Problematic wisdom teeth can affect everyone — even people who have never had a cavity before in their lives may need to have them extracted. The wisdom teeth are the third molars that often erupt in the teenage/early adult years. Not everyone has problems with their wisdom teeth, though. Why is that? It has to do with the size of your mouth and the position of the teeth. Keep reading to find out more about why.
Should They Stay or Should They Go?
Ancient humans used to need an extra set of molars due to poor oral hygiene and a rough, tough diet that resulted in tooth loss. But today, most wisdom teeth are problematic because our mouths just aren’t big enough to support them. Some lucky people have big mouths with plenty of room for the wisdom teeth to erupt without issue, but even if the molars do come through successfully, your dentist will want to make sure that they aren’t pressing up against your other teeth and causing your entire bite to move out of alignment.
Other people may never need to have to have wisdom teeth removed because the molars simply are not present beneath the gum line, or they never erupt at all. A dentist may recommend screening teenage patients to check for the presence of wisdom teeth.
What Can Go Wrong
While some people can keep their wisdom teeth forever, most people who have them will need to visit their oral surgeons for extraction. When there is not enough room for the teeth in the gum line, they may grow in crooked or sideways. Impaction, or infection, is likely to occur.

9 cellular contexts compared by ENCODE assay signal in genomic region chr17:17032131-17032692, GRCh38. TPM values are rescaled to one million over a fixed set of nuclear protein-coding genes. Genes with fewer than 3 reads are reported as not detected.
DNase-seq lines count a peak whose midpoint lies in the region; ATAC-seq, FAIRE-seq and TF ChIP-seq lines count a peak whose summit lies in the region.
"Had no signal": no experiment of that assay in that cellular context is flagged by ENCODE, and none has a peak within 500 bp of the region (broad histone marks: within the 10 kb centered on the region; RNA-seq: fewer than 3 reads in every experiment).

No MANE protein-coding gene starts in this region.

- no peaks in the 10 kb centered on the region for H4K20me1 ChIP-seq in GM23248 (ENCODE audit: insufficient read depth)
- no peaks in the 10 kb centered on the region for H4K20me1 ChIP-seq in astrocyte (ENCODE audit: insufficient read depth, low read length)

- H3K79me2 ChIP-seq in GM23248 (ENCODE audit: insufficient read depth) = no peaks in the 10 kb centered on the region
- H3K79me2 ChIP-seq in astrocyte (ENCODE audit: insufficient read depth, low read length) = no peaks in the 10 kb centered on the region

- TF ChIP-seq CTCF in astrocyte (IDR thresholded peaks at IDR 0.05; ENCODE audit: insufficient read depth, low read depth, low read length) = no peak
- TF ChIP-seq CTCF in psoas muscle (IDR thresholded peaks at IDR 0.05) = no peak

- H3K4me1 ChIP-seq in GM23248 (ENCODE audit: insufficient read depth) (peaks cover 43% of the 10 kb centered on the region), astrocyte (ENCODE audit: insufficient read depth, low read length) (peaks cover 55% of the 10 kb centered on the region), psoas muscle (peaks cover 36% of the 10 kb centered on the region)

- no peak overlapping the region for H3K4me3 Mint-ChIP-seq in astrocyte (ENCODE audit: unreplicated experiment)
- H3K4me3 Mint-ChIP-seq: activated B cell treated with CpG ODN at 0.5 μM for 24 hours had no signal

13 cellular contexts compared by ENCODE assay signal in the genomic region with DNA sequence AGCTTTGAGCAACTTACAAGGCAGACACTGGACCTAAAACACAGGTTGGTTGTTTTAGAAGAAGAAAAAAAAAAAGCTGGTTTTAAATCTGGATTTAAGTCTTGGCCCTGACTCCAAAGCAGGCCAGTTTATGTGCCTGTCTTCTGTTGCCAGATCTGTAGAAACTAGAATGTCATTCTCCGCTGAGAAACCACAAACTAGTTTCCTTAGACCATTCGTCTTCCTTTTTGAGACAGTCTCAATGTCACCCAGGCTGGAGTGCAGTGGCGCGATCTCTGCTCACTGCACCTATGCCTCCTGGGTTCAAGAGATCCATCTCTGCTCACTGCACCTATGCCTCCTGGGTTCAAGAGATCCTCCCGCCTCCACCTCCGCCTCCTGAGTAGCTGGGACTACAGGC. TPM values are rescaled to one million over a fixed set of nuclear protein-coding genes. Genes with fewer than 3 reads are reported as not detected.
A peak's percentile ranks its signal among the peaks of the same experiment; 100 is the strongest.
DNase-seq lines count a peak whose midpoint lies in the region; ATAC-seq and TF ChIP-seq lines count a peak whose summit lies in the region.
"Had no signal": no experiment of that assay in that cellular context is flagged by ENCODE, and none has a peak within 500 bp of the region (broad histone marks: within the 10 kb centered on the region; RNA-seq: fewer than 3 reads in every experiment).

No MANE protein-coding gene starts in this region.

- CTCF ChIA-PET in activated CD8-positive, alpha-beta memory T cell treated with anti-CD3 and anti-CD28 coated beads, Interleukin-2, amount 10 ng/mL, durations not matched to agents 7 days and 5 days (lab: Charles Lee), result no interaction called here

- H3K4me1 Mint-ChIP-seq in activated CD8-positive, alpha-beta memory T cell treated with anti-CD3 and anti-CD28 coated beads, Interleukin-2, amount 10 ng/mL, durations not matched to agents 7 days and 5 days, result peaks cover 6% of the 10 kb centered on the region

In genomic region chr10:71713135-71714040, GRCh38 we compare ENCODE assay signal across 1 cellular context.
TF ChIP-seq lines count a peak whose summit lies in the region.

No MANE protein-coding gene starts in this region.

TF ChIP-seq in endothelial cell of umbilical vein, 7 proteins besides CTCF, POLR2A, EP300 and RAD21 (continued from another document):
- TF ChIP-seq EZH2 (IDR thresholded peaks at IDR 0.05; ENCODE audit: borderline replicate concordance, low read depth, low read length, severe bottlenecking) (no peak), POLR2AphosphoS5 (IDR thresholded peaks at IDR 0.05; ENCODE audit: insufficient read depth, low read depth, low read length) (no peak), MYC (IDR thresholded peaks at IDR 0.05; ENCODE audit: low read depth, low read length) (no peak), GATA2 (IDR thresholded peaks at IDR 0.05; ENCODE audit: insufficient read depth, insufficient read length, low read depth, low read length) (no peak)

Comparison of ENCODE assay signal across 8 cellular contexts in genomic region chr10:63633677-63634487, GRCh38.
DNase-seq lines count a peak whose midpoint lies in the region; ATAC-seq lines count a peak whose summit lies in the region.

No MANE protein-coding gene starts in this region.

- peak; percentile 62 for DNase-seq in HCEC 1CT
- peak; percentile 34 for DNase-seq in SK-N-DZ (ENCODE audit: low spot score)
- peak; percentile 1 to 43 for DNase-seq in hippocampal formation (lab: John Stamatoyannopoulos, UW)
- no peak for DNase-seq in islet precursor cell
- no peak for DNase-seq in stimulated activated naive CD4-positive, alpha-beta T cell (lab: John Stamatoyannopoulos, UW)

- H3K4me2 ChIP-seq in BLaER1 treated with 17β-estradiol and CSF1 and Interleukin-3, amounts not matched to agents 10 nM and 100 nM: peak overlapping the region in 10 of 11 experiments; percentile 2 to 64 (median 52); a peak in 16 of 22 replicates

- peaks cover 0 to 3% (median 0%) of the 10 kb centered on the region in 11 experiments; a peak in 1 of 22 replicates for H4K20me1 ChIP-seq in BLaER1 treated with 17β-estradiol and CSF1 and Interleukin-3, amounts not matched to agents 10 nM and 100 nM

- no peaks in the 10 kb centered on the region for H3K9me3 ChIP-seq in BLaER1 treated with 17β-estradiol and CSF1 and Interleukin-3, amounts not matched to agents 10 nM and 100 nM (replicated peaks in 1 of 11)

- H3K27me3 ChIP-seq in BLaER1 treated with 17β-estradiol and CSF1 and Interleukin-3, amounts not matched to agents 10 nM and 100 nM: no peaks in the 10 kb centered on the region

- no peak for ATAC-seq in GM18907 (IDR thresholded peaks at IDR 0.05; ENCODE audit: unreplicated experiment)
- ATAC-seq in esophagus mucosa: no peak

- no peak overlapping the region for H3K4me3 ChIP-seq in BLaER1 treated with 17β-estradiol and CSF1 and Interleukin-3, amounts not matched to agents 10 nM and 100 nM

Some common problems that can crop up with wisdom teeth include:
- They push against the surrounding molars and shift them out of alignment.
- The molars become decayed because they’re hard to clean.
- The gum tissue is infected.
- Infection spreads from the gums throughout the body.
How to Keep Wisdom Teeth Healthy
Your dentist may decide it’s ok to keep your wisdom teeth in your mouth as long as they aren’t causing issues. They’ll talk to you about maintaining excellent oral hygiene, as it is crucial for you to prevent infection-causing bacteria from building up around the extra molars to prevent tooth decay and gum disease.
Use a toothpaste that contains fluoride and make sure you are reaching your toothbrush far into the back of your mouth. Be sure to floss around the wisdom teeth, including rubbing the dental floss behind the surface of the very last tooth. Attend regular six month visits with your dentist, who will continue to monitor the wisdom teeth. X-Rays allow a dentist to catch potential issues that may not be visible with the naked eye.
Questions? Contact Us Today!
If you are unsure whether your own or a loved one’s wisdom teeth should stay or be extracted, don’t hesitate to get in touch with us to discuss wisdom teeth removal. Request an appointment at Piney Point Oral and Maxillofacial Surgery today!